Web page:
Following last week’s announcement that changes to the Coastal Ferry Act could lead to service reductions, residents and stakeholders on the Coast have been voicing their concerns.
On May 9, Transportation and Infra-structure Minister Blair Lekstrom, alongside ferries CEO Mike Corrigan, announced that a pressing need to reduce costs could result in reductions — especially for sailings already running below 30 per cent utilization.
According to B.C. Ferries’ latest report to the commissioner, the Langdale - Horseshoe Bay route remains one of the highest utilized ferries in the province, with an average of 56.4 per cent across all sailings.
Nevertheless, some trips to and from Langdale could still fall below that 30 per cent mark.
At Earl’s Cove, the story is much different. As one of the least utilized ferries in the province, the average sailing on this route was only 27.5 per cent utilized, despite that ferry making as many as eight round trips daily.
When asked if either route could be on the radar for service reductions, B.C. Ferries spokeswoman Deborah Marshall said the company “doesn’t want to prejudge the process. The Ministry of Transportation and Infrastructure will conduct a public consultation process about ferry service. B.C. Ferries will support the Ministry in their efforts,” she said.
The most recent statistics for the Langdale route showed that usage rates continued to decline. April 2012 traffic declined by as much as two per cent compared to last year, a trend that worried members of the Southern Sunshine Coast Ferry Advisory Committee (FAC).
FAC member Jakob Knaus also reported to local stakeholders that commercial traffic dodging fares continued to be a problem, causing “a painful loss in revenue. This results in our fare revenue well under the cap, in theory allowing [B.C. Ferries] to increase our fares,” Knaus commented in an open letter to local officials and the media.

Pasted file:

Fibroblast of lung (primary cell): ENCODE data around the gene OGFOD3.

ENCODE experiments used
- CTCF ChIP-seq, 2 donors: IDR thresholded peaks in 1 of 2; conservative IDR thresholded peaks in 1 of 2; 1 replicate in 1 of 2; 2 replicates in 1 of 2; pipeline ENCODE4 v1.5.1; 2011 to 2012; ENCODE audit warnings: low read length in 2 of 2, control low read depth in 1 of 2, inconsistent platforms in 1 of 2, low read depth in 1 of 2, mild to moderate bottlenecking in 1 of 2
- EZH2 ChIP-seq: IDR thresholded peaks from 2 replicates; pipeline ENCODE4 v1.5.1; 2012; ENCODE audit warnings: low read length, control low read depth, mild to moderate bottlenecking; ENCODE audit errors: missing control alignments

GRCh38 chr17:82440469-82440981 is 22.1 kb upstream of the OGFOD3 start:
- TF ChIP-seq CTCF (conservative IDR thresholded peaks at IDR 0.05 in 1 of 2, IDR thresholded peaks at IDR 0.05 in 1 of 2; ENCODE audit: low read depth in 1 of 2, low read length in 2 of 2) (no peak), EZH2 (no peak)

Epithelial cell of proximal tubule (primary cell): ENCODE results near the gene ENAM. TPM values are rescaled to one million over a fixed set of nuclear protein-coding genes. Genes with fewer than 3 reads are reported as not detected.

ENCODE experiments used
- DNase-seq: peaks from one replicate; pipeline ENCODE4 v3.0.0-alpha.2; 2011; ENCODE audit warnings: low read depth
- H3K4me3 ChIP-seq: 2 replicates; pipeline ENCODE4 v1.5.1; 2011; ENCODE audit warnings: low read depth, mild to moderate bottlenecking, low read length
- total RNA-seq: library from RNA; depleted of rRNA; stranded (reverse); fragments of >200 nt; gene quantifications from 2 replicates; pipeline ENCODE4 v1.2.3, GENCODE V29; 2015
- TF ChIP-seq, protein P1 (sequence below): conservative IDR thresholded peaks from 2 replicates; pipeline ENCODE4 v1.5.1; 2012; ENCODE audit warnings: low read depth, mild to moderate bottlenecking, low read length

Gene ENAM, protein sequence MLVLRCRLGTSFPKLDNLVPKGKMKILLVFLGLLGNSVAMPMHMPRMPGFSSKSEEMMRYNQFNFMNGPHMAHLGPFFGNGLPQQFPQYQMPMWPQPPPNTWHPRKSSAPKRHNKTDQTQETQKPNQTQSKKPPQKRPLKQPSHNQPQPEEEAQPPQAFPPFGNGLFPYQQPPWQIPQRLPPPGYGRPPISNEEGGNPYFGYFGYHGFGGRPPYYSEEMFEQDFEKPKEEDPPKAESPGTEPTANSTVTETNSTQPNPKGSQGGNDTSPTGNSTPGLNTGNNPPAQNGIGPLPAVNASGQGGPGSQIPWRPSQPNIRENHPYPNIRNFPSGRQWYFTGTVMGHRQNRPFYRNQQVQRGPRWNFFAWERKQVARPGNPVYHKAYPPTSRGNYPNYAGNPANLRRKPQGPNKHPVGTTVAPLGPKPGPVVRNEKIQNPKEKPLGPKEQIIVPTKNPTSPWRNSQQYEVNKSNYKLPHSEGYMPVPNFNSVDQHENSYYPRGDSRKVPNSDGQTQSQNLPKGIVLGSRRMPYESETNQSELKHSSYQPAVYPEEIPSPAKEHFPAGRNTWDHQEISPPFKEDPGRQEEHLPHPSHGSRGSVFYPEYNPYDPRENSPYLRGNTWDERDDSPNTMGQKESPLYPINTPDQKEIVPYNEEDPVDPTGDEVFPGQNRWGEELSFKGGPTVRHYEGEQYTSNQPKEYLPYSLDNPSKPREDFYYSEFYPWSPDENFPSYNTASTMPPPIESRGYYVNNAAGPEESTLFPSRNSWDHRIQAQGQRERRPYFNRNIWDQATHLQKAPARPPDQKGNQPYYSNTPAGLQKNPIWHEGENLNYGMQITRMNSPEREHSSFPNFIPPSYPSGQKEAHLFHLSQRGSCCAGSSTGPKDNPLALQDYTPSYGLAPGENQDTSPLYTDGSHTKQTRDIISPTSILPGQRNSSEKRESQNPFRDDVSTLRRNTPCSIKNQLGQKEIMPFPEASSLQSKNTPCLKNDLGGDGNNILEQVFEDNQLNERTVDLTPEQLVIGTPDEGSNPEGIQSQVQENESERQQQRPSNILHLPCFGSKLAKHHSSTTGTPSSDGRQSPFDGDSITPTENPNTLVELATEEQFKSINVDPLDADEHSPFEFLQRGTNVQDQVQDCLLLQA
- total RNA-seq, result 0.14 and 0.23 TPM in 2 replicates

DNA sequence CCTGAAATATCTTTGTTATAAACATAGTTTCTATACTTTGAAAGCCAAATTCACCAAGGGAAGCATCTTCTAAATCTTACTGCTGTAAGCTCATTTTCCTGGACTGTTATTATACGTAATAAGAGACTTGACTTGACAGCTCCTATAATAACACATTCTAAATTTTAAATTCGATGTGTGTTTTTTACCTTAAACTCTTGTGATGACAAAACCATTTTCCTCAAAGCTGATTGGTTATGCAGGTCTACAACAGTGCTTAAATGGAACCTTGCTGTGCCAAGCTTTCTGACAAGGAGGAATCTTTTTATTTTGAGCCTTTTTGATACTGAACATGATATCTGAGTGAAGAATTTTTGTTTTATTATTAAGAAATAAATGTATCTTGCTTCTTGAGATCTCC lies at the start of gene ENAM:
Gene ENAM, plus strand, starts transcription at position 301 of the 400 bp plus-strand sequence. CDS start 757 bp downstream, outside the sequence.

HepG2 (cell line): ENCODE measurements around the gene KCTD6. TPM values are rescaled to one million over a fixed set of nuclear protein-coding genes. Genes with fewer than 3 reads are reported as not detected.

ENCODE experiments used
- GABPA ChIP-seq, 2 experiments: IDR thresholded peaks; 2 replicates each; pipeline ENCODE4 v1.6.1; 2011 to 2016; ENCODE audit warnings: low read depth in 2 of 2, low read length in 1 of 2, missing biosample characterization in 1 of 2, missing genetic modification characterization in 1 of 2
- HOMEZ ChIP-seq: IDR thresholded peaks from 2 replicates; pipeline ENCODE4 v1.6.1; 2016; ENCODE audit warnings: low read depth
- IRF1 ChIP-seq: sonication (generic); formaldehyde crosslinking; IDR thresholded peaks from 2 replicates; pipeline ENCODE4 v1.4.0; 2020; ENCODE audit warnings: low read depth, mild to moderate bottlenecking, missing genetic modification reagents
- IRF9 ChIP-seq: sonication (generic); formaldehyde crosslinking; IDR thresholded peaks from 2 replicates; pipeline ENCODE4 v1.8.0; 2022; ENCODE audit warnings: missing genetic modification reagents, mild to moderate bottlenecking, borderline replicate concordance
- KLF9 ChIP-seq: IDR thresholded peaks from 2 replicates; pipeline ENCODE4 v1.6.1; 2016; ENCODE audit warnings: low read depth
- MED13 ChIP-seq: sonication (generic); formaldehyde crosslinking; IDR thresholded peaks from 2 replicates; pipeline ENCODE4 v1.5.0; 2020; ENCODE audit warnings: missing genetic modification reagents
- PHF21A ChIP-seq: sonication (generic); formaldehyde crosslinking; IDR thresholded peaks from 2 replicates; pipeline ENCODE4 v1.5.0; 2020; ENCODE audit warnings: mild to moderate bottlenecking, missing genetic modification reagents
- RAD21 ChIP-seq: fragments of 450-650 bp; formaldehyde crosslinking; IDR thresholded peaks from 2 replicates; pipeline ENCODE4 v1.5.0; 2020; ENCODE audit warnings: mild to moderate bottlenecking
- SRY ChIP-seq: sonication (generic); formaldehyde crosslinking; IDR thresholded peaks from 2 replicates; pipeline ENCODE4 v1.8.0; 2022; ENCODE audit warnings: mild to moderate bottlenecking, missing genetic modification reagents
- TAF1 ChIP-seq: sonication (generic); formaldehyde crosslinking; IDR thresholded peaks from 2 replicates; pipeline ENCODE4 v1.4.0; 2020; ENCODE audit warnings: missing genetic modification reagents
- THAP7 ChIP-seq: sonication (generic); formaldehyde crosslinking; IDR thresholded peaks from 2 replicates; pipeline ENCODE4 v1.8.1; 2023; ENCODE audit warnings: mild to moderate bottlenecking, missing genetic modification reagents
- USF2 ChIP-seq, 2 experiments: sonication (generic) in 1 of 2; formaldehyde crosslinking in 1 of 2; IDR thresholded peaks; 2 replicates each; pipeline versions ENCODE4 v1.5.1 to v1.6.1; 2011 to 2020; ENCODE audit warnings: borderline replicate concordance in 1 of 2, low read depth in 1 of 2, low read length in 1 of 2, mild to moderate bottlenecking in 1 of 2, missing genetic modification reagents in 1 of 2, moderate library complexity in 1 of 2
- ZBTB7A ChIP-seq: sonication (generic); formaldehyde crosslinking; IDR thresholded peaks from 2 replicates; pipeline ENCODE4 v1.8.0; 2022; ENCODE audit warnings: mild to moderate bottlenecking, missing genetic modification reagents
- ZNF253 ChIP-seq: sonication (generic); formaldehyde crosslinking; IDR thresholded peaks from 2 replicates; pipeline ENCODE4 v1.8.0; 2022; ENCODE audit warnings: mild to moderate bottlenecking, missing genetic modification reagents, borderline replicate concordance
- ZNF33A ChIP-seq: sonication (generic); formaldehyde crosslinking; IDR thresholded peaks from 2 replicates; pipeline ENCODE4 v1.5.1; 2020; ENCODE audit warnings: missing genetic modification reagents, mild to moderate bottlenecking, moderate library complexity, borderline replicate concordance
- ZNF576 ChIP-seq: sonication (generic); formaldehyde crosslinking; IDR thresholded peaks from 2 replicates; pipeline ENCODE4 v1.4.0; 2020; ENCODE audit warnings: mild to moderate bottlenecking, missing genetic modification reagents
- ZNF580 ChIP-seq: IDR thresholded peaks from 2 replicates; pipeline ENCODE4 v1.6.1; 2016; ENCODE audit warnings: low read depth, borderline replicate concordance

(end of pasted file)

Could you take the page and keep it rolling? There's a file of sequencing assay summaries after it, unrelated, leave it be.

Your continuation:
Barry Cavens, chair of the FAC, was optimistic that communities and ferry users would be given more consideration by the province when deciding the future of the various routes.
“There are commitments for discussions with communities and for government to seek public input to develop long-term strategies,” said Cavens before venturing that “passenger-only and other service improvements may be considered.”
In an effort to reduce fares, the government is planning to increase funding to B.C. Ferries by $79.5 million, more than half of which will be paid up front.
But in no uncertain terms, the province said that “there will be significant adjustments to service levels,” alongside a public consultation process that will involve topics like fare adjustments and possible community contributions.
Long-term strategies to address a system “at considerable risk” were also offered as possible remedies, for instance, implementing new technologies like liquefied natural gas to power some vessels.
“I can see the only economic solution is to perhaps reduce service,” said Sechelt Mayor John Henderson.
But with regards to the Langdale route, Henderson said, “There’s a lot of things we’re doing well. We’re a role model for many other routes in the fleet.”
That cautious optimism was also expressed during the May 15 Gibsons council meeting.
“At least now we have a chance to influence what happens,” suggested Coun. Gerry Tretick.
Powell River - Sunshine Coast MLA Nicholas Simons was less optimistic about the announcement.
“The commissioner [Gord Macatee] said fares were at a ‘tipping point’ and has repeatedly said they shouldn’t increase faster than inflation, but we’ll see our fares increase at twice that rate,” he said.
“In fact, the government has given the commissioner the ability to permanently cut services unilaterally with minimal consultation.”
Simons said the NDP planned to bring forward some amendments to the legislation.